False alarm leads students to ask MU Alert for follow-up texts
COLUMBIA - University of Missouri students are asking MU Alert for more precision when it comes to sending out 'shots fired' alerts.
MU Alert sent out a 'shots fired' tweet, text and email Sunday night for the second time in 15 days.
KOMU 8 News reached out to the MU News Bureau but it declined to talk on camera, referring to the MU Alert website.
MU student Clayton Davis said the alerts are coming off as random.
"My first thought was 'uh oh, not again' because these things have happened before when they've send out alerts about shots fired," Davis said. "Actually there was one a week or two weeks ago ."
Other students tweeted back at the alert and asked for more information.
Bryan Mink tweeted, "Is there a general area of campus you can tell us to be cautious of?"
MU Alert tweeted back, "Working to confirm with police. Will post as soon as it is."
Tony Barton said he thinks the system needs more work and alerts should be more precise.
"I appreciate them sending out a notification just to be safe," Barton said. "But the university is kind of large in terms of area. So they tell us to avoid campus at some times and to take precautionary measures. But the last few times they report shots fired have been nothing."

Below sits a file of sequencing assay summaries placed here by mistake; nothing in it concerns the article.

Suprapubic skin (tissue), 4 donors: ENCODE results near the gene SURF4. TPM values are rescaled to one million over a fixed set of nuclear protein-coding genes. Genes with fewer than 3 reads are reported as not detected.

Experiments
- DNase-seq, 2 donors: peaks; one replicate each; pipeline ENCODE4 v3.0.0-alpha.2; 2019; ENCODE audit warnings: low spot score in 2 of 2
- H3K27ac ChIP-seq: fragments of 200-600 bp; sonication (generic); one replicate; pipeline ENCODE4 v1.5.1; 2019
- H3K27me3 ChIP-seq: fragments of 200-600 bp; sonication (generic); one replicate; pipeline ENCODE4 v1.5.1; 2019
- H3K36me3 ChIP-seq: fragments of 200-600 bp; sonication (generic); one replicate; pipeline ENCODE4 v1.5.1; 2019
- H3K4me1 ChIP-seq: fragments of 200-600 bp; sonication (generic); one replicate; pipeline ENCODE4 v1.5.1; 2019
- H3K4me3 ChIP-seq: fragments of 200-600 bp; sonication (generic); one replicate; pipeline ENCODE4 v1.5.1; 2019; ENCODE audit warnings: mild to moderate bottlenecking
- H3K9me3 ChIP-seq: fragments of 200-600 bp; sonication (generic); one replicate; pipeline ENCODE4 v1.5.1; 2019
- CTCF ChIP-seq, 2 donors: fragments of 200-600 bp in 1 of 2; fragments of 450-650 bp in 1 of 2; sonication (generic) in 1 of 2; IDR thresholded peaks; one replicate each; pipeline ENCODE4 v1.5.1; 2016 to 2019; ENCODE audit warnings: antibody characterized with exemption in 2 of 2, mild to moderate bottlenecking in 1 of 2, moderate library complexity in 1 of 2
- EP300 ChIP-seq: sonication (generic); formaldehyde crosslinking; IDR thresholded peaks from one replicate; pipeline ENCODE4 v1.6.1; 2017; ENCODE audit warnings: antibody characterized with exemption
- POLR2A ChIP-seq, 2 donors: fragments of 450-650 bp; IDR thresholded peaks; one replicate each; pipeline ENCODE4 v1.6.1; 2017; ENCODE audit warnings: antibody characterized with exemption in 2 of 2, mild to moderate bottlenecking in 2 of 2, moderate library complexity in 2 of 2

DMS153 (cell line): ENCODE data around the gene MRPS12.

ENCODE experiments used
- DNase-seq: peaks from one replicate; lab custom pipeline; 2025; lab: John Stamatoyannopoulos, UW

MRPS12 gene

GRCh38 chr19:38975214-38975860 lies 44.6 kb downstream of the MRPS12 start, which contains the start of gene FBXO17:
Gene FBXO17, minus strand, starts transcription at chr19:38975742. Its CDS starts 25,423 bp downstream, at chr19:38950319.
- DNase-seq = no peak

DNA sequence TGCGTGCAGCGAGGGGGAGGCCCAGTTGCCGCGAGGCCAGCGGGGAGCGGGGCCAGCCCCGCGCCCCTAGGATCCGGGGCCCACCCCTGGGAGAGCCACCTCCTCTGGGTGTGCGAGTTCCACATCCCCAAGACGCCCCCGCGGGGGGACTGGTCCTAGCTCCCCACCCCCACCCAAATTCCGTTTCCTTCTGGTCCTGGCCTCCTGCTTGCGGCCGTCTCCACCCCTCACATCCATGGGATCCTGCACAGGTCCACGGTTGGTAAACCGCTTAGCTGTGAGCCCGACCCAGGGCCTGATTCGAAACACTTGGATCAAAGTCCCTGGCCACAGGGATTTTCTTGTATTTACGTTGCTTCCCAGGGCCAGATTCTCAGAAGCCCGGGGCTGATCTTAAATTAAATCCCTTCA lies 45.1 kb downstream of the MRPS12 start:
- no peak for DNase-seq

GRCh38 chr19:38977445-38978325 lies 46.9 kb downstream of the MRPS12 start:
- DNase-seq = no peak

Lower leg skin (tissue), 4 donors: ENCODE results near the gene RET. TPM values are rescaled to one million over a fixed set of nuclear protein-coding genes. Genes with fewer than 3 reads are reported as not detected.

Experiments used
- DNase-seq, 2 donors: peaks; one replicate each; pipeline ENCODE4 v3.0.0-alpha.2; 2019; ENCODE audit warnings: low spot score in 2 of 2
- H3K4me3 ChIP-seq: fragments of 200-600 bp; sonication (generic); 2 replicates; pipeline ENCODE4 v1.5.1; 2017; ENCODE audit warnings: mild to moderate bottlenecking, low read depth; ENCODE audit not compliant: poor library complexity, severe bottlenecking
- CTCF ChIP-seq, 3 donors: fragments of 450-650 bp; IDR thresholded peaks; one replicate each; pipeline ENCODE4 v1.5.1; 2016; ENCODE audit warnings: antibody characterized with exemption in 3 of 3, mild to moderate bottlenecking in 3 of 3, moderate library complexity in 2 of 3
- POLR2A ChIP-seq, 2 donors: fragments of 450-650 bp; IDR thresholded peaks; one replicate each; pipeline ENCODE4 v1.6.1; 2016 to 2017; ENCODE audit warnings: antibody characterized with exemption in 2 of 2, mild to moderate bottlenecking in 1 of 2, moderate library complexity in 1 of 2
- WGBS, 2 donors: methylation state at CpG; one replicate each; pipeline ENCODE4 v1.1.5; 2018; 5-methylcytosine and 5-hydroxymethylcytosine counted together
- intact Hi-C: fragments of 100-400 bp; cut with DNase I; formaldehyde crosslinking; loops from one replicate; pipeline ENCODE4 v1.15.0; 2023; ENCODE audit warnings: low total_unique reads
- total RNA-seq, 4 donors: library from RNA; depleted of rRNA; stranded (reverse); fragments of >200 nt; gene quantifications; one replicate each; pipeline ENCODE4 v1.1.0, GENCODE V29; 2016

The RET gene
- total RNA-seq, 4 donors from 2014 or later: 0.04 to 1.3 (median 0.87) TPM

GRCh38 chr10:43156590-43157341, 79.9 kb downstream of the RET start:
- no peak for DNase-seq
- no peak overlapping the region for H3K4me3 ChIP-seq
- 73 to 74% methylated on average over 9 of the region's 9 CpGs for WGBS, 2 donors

MU said it's first alert sent to students and tweeted out is an automatic post that goes out with a report. After the initial notification, MU said it then confirms the incident and it posts updates from there.
Sean Walsh said he thinks MU should confirm the incident before sending an alert.
"I would much rather them confirm the information before being sent it out," Walsh said. "Last night could've just been 'boy crying wolf' and it frightened a lot of people. I know that a couple of my friends felt unsafe walking back from Ellis last night just because the alert was so vague. They need to confirm more information with the caller before sending out a blast text to perhaps 32,000+ people and scaring them."
Davis said it's a good thing the alerts are prompt because it initially makes people feel safer.
"I would say it's good to be better safe than sorry," Davis said. "If there's a chance that there might be shots fired, better to let people know the police's first suspicion rather than not saying anything at all."
MU Alert said it posts updates online, but Barton said he would like to see follow-up texts too.
"I would like a follow-up message when they have more information as opposed to what they've been doing for years, which is leaving us in the dark," Barton said.
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